Sweden’s government is looking to set up an investment program outside of its main budget to push unemployment down to the lowest in the European Union over the next five years.
The government is considering carving out a separate plan as it raises spending on infrastructure and housing to create jobs, Prime Minister Stefan Loefven said in an interview in Stockholm on April 20.
“It’s important for us to keep the real capital in order so that we know how it’s managed and develops,” said Loefven. “It’s absolutely crucial to strengthen competitiveness -- that we know the status and what we want to do with housing, roads and railways.”
Loefven, whose Social Democratic minority government took over last year, is running up against budget constraints to meet a pre-election pledge of reducing unemployment to levels not seen in more than a decade. The government forecasts budget deficits through 2017 and has pledged to fully finance all spending measures.
Sweden’s seasonally-adjusted unemployment rate was 7.8 percent in February, compared with 4.8 percent in Germany, the EU’s lowest, according to data from Eurostat.
Boosting investments in infrastructure and housing will be one important factor in reaching the unemployment goal, according to Enterprise Minister Mikael Damberg.
“Unemployment is historically high and this creates inequality,” he said in an interview last week.
The Swedish Trade Union Confederation, LO, backs the government’s plan, arguing it needs to raise its ambition level.
“Never mind how it’s done -- you can either do it this way or allow larger deficits during a period of time,” Ola Petterson, chief economist at the group, said in an interview on Monday. “That’s more of an accounting issue. That it happens is the important thing.”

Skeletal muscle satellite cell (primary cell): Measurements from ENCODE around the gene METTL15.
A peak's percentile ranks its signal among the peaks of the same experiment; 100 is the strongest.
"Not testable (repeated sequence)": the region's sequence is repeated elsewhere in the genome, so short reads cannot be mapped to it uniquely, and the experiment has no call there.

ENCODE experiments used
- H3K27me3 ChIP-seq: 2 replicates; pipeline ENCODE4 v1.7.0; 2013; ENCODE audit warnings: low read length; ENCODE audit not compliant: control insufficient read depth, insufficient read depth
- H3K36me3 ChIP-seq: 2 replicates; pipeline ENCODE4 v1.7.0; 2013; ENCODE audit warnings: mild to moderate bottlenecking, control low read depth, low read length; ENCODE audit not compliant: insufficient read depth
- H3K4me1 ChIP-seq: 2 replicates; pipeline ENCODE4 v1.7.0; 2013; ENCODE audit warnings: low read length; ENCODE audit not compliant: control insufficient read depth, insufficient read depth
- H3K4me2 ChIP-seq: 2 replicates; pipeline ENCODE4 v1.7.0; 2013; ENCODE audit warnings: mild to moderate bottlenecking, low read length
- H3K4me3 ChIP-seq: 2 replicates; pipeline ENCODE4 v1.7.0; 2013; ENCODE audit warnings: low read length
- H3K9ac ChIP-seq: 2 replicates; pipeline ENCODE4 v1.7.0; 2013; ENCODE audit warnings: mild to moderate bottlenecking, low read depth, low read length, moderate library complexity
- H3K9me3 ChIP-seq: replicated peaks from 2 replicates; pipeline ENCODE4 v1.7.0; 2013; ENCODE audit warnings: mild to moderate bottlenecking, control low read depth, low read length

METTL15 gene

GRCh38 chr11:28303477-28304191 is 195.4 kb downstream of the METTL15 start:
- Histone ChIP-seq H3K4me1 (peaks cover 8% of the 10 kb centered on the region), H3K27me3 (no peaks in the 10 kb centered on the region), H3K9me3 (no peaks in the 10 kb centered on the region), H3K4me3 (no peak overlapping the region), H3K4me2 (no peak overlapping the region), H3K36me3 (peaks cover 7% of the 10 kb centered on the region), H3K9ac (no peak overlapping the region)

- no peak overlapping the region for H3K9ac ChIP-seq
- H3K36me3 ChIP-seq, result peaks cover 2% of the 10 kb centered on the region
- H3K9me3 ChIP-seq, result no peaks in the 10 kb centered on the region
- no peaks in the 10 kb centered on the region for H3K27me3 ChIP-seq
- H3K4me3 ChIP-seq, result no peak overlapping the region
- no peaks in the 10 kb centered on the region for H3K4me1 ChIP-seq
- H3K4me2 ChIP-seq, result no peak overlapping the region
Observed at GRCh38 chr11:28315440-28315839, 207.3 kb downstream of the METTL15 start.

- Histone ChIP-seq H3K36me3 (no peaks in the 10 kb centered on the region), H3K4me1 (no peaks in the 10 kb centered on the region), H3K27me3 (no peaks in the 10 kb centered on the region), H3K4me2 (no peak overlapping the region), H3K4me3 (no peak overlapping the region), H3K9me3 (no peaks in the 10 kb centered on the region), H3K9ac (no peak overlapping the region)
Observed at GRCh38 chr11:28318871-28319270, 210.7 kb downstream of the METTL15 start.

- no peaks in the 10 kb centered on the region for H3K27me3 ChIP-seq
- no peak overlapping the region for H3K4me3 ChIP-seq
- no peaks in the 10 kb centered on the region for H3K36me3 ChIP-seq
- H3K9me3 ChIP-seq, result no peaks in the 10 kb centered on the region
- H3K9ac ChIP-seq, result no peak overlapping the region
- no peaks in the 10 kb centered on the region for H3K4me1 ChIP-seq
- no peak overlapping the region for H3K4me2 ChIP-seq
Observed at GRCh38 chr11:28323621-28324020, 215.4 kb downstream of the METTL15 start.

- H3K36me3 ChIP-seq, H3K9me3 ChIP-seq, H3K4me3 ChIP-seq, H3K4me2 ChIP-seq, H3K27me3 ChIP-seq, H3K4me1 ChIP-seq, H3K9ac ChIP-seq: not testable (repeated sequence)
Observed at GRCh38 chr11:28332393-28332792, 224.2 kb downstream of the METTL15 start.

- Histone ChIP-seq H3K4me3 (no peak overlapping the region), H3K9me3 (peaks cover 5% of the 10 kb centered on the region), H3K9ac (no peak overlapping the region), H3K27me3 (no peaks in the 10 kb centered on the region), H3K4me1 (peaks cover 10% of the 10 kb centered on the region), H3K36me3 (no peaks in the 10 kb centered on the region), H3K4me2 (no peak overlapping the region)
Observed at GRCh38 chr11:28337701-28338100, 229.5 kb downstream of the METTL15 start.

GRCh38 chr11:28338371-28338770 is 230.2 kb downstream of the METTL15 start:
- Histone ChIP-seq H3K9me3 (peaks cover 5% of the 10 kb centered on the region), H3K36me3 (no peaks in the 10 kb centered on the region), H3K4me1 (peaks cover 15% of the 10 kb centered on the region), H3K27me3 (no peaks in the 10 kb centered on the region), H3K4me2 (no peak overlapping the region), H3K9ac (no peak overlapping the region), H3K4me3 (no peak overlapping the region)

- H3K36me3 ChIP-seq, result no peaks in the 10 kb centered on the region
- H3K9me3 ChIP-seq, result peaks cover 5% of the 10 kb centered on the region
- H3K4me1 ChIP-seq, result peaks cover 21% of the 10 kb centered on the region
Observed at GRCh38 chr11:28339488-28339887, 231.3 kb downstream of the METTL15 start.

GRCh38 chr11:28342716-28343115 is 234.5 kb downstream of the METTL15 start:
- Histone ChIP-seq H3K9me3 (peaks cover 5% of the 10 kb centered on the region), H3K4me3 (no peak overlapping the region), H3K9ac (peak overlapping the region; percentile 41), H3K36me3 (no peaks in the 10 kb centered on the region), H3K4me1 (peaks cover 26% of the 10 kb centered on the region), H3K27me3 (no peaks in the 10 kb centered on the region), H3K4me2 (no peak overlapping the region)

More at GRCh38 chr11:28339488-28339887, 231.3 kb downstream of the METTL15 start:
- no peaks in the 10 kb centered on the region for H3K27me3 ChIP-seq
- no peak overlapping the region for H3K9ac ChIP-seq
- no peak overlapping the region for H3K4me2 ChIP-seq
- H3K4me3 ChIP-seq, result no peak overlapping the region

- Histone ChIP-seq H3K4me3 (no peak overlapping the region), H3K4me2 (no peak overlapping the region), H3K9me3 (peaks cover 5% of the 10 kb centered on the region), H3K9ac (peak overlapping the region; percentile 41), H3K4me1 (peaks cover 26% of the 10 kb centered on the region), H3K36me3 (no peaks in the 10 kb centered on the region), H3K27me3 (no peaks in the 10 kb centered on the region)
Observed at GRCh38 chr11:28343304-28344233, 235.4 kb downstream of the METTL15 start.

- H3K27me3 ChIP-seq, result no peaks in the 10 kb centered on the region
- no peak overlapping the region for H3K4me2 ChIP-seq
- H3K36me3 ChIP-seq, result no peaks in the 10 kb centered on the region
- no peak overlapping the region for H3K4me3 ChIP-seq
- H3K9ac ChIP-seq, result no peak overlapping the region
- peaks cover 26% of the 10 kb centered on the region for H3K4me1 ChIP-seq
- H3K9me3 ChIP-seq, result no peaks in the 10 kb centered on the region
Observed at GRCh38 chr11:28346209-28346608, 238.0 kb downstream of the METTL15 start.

The government plans to present a plan “on the side of the budget,” where it “will give an account of the investment needs so that this can be followed parallel to the regular budget,” Damberg said. It may also consider allowing the AP pension funds to invest more in infrastructure, he said.
There’s talk “on slightly freer investment rules for the pension funds” with “many in the Social Democratic Party that see that as a possibility to increase investments,” he said.
An investment budget, which is used by Swedish municipalities, would spread the cost for large projects such as railways over the investment life-span rather than booking it in the budget as soon as the money has been spent.
In a document released ahead of the Social Democratic Party congress in May, its leadership floated the possibility of investigating whether strategic, larger projects -- such as the construction of high-speed railways -- could be financed through borrowing.
“We’re looking at different types of financing because these are rather significant investments,” Loefven said. “There’ll be interest costs in the budget anyway but let us look at what different funding sources there are to perhaps also increase the volume of investments. We need that.”